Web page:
|Publication number||US6047024 A|
|Application number||US 08/918,544|
|Publication date||Apr 4, 2000|
|Filing date||Aug 22, 1997|
|Priority date||Aug 22, 1997|
|Publication number||08918544, 918544, US 6047024 A, US 6047024A, US-A-6047024, US6047024 A, US6047024A|
|Inventors||Stephen K. How|
|Original Assignee||Alcatel Internetworking, Inc.|
|Export Citation||BiBTeX, EndNote, RefMan|
|Patent Citations (9), Referenced by (22), Classifications (8), Legal Events (7)|
|External Links: USPTO, USPTO Assignment, Espacenet|
The present invention relates to devices for improving the quality of data-carrying signals and, more particularly, to devices for improving the quality of data-carrying signals severely distorted by transmission in analog form over a long or unknown length of cable.
In data communication networks, nodes often communicate by transmitting data bits as analog waveforms over a cable, commonly an unshielded twisted pair (UTP) or shielded twisted pair (STP) cable. A receiver is generally implemented at the receiving node to recover the digital data bits from the analog signal. Because analog signals transmitted over such links are often low in power and radiation, and because of cable tolerances, such signals are often obscured upon arrival at the receiver. The distortion is particularly problematic where the signal is transmitted over a long length of cable at a high frequency or in a multi-level symbol alphabet, such as MLT-3. If left uncorrected, such distortion often renders recovery of the implicit clock impossible and can cause either a total inability to recover the transmitted data, or recovery of data with an unacceptably high incidence of bit errors. Therefore, it is often necessary to improve the quality of the signal before attempting clock or data recovery. Signal quality is typically improved through a process known as equalization which, generally speaking, compensates for distortions and reshapes the signal closer to its original waveform.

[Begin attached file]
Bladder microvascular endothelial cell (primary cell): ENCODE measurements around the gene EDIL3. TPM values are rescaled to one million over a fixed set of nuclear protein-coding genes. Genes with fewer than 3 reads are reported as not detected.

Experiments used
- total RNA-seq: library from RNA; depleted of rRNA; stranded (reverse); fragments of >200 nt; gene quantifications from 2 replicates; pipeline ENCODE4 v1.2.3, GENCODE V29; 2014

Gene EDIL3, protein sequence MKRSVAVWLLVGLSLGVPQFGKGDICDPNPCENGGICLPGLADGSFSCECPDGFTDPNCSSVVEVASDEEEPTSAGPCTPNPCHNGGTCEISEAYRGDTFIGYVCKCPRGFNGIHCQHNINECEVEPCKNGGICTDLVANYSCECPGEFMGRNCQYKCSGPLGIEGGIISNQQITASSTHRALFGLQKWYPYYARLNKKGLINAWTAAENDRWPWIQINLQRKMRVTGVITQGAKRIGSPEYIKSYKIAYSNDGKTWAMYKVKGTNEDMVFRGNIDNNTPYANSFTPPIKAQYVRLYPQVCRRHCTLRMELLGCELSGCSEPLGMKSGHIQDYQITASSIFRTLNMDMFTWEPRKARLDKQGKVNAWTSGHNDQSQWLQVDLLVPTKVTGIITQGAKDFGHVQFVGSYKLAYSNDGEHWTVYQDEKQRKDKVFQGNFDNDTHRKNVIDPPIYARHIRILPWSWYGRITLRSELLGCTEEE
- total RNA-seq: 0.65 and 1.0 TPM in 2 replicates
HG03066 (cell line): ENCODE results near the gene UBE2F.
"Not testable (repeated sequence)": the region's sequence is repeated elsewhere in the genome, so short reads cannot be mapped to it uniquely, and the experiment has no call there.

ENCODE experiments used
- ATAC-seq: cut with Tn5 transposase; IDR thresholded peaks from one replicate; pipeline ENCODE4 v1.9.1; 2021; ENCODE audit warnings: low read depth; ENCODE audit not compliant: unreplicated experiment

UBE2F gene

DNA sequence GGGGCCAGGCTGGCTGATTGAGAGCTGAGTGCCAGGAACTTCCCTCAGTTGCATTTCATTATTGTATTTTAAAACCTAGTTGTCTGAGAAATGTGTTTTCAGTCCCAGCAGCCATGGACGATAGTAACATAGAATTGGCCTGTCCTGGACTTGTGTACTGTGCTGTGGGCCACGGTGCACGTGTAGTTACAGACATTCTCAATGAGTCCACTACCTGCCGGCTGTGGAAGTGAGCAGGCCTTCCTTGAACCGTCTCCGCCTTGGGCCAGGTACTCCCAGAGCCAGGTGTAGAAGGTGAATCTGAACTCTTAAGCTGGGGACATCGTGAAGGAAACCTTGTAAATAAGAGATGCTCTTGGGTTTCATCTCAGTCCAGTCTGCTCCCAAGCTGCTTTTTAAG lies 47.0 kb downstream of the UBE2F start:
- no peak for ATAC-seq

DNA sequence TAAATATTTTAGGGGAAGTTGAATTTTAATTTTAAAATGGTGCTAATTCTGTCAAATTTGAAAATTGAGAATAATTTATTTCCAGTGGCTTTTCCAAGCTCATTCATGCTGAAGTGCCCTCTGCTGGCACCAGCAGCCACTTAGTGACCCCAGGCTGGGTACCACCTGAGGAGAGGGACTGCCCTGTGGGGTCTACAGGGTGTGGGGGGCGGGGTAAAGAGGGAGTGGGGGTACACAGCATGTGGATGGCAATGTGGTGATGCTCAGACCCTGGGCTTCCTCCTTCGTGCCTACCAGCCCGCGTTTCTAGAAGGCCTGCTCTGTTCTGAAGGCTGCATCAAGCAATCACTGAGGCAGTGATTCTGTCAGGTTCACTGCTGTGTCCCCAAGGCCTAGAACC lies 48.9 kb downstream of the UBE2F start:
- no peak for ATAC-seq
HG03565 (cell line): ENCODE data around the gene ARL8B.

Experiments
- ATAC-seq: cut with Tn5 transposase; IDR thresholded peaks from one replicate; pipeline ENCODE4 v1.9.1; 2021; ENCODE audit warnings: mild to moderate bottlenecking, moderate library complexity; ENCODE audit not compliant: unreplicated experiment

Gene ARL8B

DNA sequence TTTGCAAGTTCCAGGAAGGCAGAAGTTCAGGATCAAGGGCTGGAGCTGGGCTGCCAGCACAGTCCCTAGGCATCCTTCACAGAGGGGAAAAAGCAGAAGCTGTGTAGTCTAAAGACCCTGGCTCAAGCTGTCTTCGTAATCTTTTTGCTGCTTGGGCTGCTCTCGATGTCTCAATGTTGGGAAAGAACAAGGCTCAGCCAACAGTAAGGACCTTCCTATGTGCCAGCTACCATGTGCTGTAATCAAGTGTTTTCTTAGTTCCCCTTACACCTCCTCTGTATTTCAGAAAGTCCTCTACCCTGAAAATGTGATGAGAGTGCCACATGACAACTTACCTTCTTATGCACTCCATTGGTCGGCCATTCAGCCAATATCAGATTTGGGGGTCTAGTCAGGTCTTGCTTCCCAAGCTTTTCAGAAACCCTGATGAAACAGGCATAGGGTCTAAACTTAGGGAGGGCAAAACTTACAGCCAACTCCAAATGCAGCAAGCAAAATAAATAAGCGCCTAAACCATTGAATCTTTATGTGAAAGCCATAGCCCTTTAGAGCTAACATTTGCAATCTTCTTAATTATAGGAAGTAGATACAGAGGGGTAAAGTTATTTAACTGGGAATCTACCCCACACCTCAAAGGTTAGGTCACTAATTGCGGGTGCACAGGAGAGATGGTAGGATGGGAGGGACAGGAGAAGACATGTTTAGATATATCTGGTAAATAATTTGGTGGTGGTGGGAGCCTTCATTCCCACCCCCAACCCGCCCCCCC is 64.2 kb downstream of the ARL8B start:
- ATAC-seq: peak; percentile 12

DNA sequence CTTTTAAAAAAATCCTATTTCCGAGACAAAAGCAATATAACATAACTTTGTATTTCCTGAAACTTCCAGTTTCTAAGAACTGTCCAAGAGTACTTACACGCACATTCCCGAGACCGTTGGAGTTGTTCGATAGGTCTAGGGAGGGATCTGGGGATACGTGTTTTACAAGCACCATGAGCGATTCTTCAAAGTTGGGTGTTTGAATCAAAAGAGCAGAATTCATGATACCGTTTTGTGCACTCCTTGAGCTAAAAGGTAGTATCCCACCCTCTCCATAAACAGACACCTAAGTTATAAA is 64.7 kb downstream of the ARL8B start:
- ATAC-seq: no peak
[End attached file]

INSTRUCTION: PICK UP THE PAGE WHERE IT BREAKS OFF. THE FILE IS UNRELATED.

The equalization process can present technical challenges because the nature and extent of distortions introduced in data-carrying channels varies from network-to-network and link-to-link. The nature of channel-introduced distortions can be affected by numerous factors, including channel length, transmission frequency and, to a generally lesser extent, impediments in connectors and coupling transformers, manufacturing variations and environmental factors such as temperature. Additional complications arise from the dependence of some distortion-causing variables on others, such as the frequency dependency of signal attenuation for a given channel length. This particular interdependence is modeled by the well-known "square root" attenuation model shown graphically for Category 5 UTP cable in FIG. 1.